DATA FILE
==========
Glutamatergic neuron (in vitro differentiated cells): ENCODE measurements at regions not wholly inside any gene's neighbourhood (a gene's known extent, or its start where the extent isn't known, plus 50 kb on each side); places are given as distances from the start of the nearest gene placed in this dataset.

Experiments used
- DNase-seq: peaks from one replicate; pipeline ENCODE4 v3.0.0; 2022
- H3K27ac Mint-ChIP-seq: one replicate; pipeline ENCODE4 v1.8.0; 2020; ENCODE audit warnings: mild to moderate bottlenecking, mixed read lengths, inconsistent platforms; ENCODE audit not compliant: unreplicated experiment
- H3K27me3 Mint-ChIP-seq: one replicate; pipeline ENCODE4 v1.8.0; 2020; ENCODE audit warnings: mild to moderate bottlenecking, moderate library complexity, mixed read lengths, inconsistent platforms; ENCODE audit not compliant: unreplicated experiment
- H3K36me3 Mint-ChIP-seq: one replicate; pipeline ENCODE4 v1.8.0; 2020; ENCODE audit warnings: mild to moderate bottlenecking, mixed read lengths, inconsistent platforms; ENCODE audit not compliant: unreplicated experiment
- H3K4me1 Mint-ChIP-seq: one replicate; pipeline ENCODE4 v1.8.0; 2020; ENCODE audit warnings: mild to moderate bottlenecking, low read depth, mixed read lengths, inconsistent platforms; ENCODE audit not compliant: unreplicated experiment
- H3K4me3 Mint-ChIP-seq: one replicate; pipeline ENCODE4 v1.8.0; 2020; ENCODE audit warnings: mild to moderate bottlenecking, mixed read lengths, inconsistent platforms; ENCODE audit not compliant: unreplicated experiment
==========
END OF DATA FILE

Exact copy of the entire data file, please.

Glutamatergic neuron (in vitro differentiated cells): ENCODE measurements at regions not wholly inside any gene's neighbourhood (a gene's known extent, or its start where the extent isn't known, plus 50 kb on each side); places are given as distances from the start of the nearest gene placed in this dataset.

Experiments used
- DNase-seq: peaks from one replicate; pipeline ENCODE4 v3.0.0; 2022
- H3K27ac Mint-ChIP-seq: one replicate; pipeline ENCODE4 v1.8.0; 2020; ENCODE audit warnings: mild to moderate bottlenecking, mixed read lengths, inconsistent platforms; ENCODE audit not compliant: unreplicated experiment
- H3K27me3 Mint-ChIP-seq: one replicate; pipeline ENCODE4 v1.8.0; 2020; ENCODE audit warnings: mild to moderate bottlenecking, moderate library complexity, mixed read lengths, inconsistent platforms; ENCODE audit not compliant: unreplicated experiment
- H3K36me3 Mint-ChIP-seq: one replicate; pipeline ENCODE4 v1.8.0; 2020; ENCODE audit warnings: mild to moderate bottlenecking, mixed read lengths, inconsistent platforms; ENCODE audit not compliant: unreplicated experiment
- H3K4me1 Mint-ChIP-seq: one replicate; pipeline ENCODE4 v1.8.0; 2020; ENCODE audit warnings: mild to moderate bottlenecking, low read depth, mixed read lengths, inconsistent platforms; ENCODE audit not compliant: unreplicated experiment
- H3K4me3 Mint-ChIP-seq: one replicate; pipeline ENCODE4 v1.8.0; 2020; ENCODE audit warnings: mild to moderate bottlenecking, mixed read lengths, inconsistent platforms; ENCODE audit not compliant: unreplicated experiment